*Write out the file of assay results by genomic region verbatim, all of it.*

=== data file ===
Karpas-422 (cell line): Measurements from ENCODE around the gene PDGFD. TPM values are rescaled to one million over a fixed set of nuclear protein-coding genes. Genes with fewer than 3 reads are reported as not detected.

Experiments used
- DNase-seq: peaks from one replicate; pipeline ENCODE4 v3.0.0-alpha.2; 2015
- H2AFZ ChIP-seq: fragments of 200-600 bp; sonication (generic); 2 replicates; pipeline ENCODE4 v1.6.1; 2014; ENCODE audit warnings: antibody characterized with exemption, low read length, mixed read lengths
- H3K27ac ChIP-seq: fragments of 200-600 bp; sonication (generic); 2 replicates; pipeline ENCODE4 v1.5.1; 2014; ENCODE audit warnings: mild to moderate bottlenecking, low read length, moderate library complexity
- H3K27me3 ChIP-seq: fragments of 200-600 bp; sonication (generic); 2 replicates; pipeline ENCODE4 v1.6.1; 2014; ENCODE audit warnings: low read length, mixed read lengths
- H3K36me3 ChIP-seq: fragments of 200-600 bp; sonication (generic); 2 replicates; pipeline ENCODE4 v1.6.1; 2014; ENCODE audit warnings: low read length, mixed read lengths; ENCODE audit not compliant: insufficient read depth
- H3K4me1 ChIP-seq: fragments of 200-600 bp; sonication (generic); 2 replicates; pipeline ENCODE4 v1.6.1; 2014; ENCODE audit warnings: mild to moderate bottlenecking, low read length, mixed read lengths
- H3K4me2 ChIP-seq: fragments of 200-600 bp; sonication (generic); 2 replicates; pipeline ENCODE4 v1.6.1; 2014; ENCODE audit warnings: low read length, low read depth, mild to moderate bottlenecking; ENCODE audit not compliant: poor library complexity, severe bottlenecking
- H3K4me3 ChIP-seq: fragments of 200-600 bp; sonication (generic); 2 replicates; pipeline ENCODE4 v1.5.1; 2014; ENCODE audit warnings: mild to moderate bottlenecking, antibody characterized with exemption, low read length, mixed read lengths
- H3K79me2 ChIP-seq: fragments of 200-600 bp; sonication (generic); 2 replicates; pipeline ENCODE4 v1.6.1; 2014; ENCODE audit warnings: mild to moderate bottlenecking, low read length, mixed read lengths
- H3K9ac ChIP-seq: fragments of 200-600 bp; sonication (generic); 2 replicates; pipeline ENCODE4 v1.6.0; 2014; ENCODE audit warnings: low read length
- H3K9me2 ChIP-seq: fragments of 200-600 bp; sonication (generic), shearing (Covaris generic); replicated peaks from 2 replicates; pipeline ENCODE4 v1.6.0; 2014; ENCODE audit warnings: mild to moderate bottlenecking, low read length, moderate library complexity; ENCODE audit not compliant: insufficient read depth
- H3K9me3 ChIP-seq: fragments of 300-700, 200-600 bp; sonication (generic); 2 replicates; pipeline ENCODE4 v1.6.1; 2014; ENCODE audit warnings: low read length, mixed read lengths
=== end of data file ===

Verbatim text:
Karpas-422 (cell line): Measurements from ENCODE around the gene PDGFD. TPM values are rescaled to one million over a fixed set of nuclear protein-coding genes. Genes with fewer than 3 reads are reported as not detected.

Experiments used
- DNase-seq: peaks from one replicate; pipeline ENCODE4 v3.0.0-alpha.2; 2015
- H2AFZ ChIP-seq: fragments of 200-600 bp; sonication (generic); 2 replicates; pipeline ENCODE4 v1.6.1; 2014; ENCODE audit warnings: antibody characterized with exemption, low read length, mixed read lengths
- H3K27ac ChIP-seq: fragments of 200-600 bp; sonication (generic); 2 replicates; pipeline ENCODE4 v1.5.1; 2014; ENCODE audit warnings: mild to moderate bottlenecking, low read length, moderate library complexity
- H3K27me3 ChIP-seq: fragments of 200-600 bp; sonication (generic); 2 replicates; pipeline ENCODE4 v1.6.1; 2014; ENCODE audit warnings: low read length, mixed read lengths
- H3K36me3 ChIP-seq: fragments of 200-600 bp; sonication (generic); 2 replicates; pipeline ENCODE4 v1.6.1; 2014; ENCODE audit warnings: low read length, mixed read lengths; ENCODE audit not compliant: insufficient read depth
- H3K4me1 ChIP-seq: fragments of 200-600 bp; sonication (generic); 2 replicates; pipeline ENCODE4 v1.6.1; 2014; ENCODE audit warnings: mild to moderate bottlenecking, low read length, mixed read lengths
- H3K4me2 ChIP-seq: fragments of 200-600 bp; sonication (generic); 2 replicates; pipeline ENCODE4 v1.6.1; 2014; ENCODE audit warnings: low read length, low read depth, mild to moderate bottlenecking; ENCODE audit not compliant: poor library complexity, severe bottlenecking
- H3K4me3 ChIP-seq: fragments of 200-600 bp; sonication (generic); 2 replicates; pipeline ENCODE4 v1.5.1; 2014; ENCODE audit warnings: mild to moderate bottlenecking, antibody characterized with exemption, low read length, mixed read lengths
- H3K79me2 ChIP-seq: fragments of 200-600 bp; sonication (generic); 2 replicates; pipeline ENCODE4 v1.6.1; 2014; ENCODE audit warnings: mild to moderate bottlenecking, low read length, mixed read lengths
- H3K9ac ChIP-seq: fragments of 200-600 bp; sonication (generic); 2 replicates; pipeline ENCODE4 v1.6.0; 2014; ENCODE audit warnings: low read length
- H3K9me2 ChIP-seq: fragments of 200-600 bp; sonication (generic), shearing (Covaris generic); replicated peaks from 2 replicates; pipeline ENCODE4 v1.6.0; 2014; ENCODE audit warnings: mild to moderate bottlenecking, low read length, moderate library complexity; ENCODE audit not compliant: insufficient read depth
- H3K9me3 ChIP-seq: fragments of 300-700, 200-600 bp; sonication (generic); 2 replicates; pipeline ENCODE4 v1.6.1; 2014; ENCODE audit warnings: low read length, mixed read lengths